Understanding the intricacies of the legal system can be daunting, especially when it comes to family law. One area of this field that can often raise questions pertains to “process service,” particularly when it’s executed through mail. Within the confines of Washington State, process service by mail has specific rules, advantages, and limitations. This article serves as a guide to understanding this method of legal procedure in Washington State.
Firstly, let’s define “process service”. It refers to the formal way of notifying an individual about a legal action against them, allowing them the opportunity to respond. This process could be a summons, a complaint, or a subpoena. Depending upon the jurisdiction and the nature of the case, the method of service can vary, one such method being through mail.
Process service by mail in Washington State, as defined by RCW 4.28.080(17) & 4.28.180 and RCW 4.28.185 (for out-of-state defendants), involves sending legal documents to the party involved by certified mail, with return receipt requested. This means that the recipient must sign to confirm receipt of the mail. For those concerned about being personally served, mail offers a degree of separation that can make the process less confrontational.
Obtaining permission for process service by mail isn’t complex, but it requires adherence to certain rules. The plaintiff must seek the court’s permission and establish that other methods, like personal service or service through publication, aren’t practical or have been unsuccessful. The court will consider these factors before granting permission for service by mail.
One advantage of service by mail is the convenience it offers. The sender can initiate the process without leaving home, and tracking documentation can provide a record of the service. This method can also be cost-effective as it avoids the expense of hiring a process server or law enforcement officer to serve documents.
However, process service by mail also has its drawbacks. The primary one being that it hinges on the recipient signing and returning the receipt. If the individual does not cooperate or the mailed documents are ignored, the service may not be completed. Moreover, if the recipient claims not to have received the documents, it can complicate the case and cause delays.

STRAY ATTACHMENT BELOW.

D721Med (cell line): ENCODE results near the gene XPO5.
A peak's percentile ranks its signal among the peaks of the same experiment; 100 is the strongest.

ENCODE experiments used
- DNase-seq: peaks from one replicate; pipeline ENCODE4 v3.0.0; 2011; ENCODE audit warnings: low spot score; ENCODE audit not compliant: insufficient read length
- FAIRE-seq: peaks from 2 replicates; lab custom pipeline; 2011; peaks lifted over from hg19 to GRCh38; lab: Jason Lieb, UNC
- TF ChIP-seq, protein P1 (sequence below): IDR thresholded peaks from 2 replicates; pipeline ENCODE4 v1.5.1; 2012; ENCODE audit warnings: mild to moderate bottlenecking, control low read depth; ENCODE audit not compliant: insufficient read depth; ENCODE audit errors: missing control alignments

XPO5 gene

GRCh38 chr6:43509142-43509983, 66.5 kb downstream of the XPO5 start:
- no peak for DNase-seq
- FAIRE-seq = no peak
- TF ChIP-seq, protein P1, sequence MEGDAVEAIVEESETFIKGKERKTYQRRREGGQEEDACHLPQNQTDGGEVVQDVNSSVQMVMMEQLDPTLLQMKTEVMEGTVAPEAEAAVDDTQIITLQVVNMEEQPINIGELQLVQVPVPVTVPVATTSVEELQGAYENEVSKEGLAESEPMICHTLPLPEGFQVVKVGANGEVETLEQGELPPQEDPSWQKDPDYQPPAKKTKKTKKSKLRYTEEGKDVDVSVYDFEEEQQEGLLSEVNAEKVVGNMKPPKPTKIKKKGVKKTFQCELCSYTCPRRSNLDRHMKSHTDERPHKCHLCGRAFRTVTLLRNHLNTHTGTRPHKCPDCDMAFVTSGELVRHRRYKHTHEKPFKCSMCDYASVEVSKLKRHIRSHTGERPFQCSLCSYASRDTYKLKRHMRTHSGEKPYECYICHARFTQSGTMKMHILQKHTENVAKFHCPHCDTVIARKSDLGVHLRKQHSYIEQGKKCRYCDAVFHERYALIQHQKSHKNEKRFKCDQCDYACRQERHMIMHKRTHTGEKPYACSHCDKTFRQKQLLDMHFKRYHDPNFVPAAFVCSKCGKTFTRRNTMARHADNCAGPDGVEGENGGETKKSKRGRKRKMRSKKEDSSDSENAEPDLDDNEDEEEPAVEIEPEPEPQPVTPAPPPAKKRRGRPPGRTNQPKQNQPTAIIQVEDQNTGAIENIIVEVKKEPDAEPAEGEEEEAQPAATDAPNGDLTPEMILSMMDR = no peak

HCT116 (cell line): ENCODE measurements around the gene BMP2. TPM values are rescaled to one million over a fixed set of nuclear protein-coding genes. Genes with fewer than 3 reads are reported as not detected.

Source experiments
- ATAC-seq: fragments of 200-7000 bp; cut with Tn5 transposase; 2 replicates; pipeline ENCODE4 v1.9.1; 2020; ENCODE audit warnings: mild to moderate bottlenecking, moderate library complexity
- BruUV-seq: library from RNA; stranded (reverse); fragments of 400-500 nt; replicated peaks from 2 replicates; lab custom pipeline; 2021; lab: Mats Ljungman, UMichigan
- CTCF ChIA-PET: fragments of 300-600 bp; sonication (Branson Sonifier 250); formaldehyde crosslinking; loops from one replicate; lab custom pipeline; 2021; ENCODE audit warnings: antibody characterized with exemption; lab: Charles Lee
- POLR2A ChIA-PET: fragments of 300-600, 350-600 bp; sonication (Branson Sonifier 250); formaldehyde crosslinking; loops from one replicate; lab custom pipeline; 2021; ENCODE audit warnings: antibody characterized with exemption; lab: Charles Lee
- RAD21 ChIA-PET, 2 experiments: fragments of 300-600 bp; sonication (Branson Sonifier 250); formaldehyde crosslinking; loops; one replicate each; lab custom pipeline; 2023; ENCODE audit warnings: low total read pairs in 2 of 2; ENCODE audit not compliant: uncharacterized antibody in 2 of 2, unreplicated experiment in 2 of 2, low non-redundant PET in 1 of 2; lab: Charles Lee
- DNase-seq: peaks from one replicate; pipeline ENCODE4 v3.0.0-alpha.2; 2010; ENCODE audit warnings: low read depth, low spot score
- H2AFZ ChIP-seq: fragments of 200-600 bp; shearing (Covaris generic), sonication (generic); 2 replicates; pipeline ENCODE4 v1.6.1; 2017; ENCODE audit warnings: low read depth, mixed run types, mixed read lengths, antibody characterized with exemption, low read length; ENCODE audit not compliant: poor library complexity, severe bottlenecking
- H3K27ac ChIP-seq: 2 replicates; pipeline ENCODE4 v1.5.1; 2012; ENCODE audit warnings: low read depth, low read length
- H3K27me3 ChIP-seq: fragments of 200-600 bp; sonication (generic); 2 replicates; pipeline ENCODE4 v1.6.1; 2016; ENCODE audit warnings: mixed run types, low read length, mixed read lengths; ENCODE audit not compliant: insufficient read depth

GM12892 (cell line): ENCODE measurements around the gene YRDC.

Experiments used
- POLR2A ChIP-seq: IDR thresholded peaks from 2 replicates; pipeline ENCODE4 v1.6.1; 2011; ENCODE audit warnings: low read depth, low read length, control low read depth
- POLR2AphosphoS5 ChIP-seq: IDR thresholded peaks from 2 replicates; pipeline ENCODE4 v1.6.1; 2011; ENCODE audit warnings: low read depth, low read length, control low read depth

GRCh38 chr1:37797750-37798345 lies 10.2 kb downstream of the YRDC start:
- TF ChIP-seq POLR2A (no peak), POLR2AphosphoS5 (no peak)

So, what should one expect when using process service by mail in Washington State? Upon successful completion, the court will receive a green card known as a ‘Return Receipt’, which serves as proof of service. The date signed on the return receipt is the start date for the recipient’s response time.
In some cases, if the green card isn’t returned, but the mail wasn’t returned as ‘unclaimed’ or ‘refused,’ the service might still be deemed completed. This situation, known as ‘nail and mail,’ requires an additional step of posting a copy of the summons and complaint conspicuously at the respondent’s home.
In conclusion, process service by mail in Washington State family law is a method that offers convenience and cost-effectiveness but carries potential for uncertainty and limitations. Like all aspects of law, understanding this method requires an appreciation of its details and complexities. When it comes to the legal process, knowledge is power, and knowing how process service by mail works can help parties navigate their case more effectively.
If you are looking for legal guidance in the Seattle area, contact the Hemmat Law Group today at (206) 682-5200 to speak with a dedicated family law attorney. We have extensive experience dealing with international matters and child abductions.
The Hemmat Law Group (HLG) was founded in 1994 by Steven Amir Hemmat, a former DOJ Trial Attorney. We specialize in family law, supporting victims of the legal system.